The Standard Bank IRONMAN® African Championship is taking place this Sunday, 29 March, in Nelson Mandela Bay, Port Elizabeth, South Africa. It attracts some of the biggest triathletes from around the world who participate in one of the hardest events to be held on South African soil.
Raynard Tissink’s advice has helped to prepare you for the Ironman African Championship on Sunday and will help you to move forward and achieve your own personal fitness goals.
Here are Raynard’s tips leading up to the big race:
Race week is almost upon us and most athletes are wondering around in nervous anticipation of the big day. As hard as it is, it is important to stay relaxed and focused in these last few days.
By now, the hard work should all have been done. Don’t make the mistake of trying to fit in any extra last minute training. Rather focus on eating well, staying loose, healthy and trying to get as much sleep and rest as possible. If you haven't put the work in by now - it is too late.
Don’t worry about what other athletes are doing. They have their plan. You have yours. Check your equipment and make sure that everything is in good working order. Even if you take your bike in for a service, check it again after the service to make sure the seat height is the same and that everything is tightened as it should be.
Don’t make any last minute changes to your equipment or your race plans. Altering your position, adjusting your seat height, moving your seat position further forward or backwards, changing cleats will only lead to discomfort or injuries on or before race day.
Also be sure to stick to the nutrition you've been using in training. Trying a new product may result in nausea or cramping in the race. Have your nutrition plan prepared in advance and know exactly when to take gels, energy bars, drinks and salt tablets. You can even set the timer on your watch to beep as a reminder of when to take your GU's or when to eat or drink. Don't wait until you feel hungry, thirsty or are already trying to ‘save' yourself.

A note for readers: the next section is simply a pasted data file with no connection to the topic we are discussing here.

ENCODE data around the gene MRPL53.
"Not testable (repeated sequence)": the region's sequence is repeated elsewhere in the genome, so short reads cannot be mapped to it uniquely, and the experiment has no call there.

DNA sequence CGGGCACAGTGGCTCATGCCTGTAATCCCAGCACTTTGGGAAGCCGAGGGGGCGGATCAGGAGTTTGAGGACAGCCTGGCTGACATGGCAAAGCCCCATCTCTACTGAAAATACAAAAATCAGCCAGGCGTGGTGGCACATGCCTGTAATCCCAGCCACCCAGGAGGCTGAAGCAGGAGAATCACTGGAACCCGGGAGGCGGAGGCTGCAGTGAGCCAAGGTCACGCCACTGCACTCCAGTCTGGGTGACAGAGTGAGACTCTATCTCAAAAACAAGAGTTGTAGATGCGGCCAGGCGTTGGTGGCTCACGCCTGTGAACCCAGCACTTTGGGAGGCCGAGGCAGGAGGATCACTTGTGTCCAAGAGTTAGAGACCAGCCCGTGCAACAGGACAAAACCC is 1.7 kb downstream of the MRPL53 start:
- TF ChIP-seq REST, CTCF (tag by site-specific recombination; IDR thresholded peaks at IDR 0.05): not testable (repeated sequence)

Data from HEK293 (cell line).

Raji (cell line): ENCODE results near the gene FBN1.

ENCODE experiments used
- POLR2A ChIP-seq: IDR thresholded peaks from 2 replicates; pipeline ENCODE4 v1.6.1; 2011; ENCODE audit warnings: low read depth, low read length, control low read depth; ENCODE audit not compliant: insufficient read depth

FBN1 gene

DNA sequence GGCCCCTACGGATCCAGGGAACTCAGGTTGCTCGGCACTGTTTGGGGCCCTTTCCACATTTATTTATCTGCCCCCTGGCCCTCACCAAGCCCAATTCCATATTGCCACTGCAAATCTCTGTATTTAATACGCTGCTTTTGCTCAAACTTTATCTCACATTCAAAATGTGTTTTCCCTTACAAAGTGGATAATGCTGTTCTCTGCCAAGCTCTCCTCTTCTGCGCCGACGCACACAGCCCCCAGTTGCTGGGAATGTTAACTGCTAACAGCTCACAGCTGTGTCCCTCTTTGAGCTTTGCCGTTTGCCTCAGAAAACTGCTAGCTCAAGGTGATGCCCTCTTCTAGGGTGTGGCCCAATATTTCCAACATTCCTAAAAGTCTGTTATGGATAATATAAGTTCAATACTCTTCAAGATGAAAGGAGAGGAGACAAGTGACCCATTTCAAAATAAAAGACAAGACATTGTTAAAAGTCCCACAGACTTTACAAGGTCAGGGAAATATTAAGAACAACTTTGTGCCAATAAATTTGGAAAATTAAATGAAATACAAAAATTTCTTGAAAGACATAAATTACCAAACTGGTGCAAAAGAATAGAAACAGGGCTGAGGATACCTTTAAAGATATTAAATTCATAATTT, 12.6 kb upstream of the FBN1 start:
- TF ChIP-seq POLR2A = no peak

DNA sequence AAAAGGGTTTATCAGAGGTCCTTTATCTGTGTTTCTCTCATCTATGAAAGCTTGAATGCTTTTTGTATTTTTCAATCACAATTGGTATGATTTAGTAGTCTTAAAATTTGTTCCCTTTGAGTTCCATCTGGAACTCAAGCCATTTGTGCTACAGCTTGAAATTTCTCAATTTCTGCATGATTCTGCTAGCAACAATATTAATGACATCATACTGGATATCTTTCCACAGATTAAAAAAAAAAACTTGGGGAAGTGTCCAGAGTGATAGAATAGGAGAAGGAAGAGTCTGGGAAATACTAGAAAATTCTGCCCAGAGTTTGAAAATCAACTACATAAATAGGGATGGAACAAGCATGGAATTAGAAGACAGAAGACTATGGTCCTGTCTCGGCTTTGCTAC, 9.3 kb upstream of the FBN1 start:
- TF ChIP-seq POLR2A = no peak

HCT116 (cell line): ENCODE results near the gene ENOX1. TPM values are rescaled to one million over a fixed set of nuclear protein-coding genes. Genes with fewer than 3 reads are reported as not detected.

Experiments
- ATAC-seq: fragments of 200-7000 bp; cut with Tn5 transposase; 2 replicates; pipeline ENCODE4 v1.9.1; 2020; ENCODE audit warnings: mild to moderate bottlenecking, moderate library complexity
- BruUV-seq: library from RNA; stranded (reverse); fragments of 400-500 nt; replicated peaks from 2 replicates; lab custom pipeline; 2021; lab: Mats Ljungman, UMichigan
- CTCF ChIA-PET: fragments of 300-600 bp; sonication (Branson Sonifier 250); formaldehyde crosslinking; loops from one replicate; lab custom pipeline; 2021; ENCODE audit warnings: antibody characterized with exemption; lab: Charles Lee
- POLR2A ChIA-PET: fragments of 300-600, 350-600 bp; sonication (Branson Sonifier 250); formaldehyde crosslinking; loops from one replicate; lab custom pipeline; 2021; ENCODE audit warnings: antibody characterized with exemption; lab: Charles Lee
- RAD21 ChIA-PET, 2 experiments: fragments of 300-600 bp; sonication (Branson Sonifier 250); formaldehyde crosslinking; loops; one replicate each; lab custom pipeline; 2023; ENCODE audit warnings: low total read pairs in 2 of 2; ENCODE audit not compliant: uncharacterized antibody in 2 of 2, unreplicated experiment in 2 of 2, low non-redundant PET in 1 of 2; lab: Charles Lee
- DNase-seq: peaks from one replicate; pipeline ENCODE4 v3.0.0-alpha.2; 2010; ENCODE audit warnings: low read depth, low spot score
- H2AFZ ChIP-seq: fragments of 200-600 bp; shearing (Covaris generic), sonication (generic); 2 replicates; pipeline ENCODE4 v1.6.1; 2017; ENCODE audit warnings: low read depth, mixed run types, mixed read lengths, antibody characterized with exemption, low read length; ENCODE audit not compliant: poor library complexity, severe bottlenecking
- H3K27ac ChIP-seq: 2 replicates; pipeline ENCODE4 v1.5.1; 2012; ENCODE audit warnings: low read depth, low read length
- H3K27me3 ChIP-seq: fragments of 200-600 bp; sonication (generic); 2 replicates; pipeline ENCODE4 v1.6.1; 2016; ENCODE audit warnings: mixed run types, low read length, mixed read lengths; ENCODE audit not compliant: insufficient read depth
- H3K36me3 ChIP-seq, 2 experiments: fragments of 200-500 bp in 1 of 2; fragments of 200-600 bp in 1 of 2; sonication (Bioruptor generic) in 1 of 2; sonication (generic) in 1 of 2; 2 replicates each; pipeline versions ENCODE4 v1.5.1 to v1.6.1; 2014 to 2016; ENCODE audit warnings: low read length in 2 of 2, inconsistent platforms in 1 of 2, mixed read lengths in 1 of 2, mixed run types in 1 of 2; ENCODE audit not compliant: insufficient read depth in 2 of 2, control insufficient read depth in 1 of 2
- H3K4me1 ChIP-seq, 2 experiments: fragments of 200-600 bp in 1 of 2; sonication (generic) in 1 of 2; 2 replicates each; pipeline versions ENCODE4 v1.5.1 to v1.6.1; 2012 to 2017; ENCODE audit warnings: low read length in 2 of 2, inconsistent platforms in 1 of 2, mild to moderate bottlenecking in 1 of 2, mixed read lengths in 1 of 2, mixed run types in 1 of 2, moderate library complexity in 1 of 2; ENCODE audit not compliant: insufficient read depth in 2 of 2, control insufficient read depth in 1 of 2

You want to be on your feet as little as possible in the last few days before the race. Make sure you know when your check-in times are and where and when your briefings are. Walk through the transition at bike check in, and take note of where your bike is racked, where your bags are, which way to enter and exit. Run through every step of your transition in your mind prior to the race. This will ensure that on race day your transitions run smoothly, without wasting any unnecessary time and effort.
Do some warm up swims in the sea to practice sighting and diving through the waves. For beginners, the most important point to concentrate on in the swim is to be as relaxed and comfortable as possible in the water. Maintain a long, controlled stroke. When you tense up in the swim, you start fighting the water and cause unnecessary fatigue. Pace yourself on the bike leg and rather start conservatively. 180 Km is a long way. The guys that go flying past you at the start will probably blow later on, so plan to try ride the second loop faster than the first.
Start the run slowly and if you’re a beginner, make it your goal to have as much fun out there as possible, chat to the other athletes, acknowledge the fans and volunteers. It will make it all so much more worthwhile.
Be sure to plan some much needed rest and family time after the race and acknowledge the support and commitment that your family, friends and work colleagues have given you in the build up to the race.
You are doing an event that many people dream about. Most importantly enjoy the day, enjoy the moment and Never Stop Moving Forward.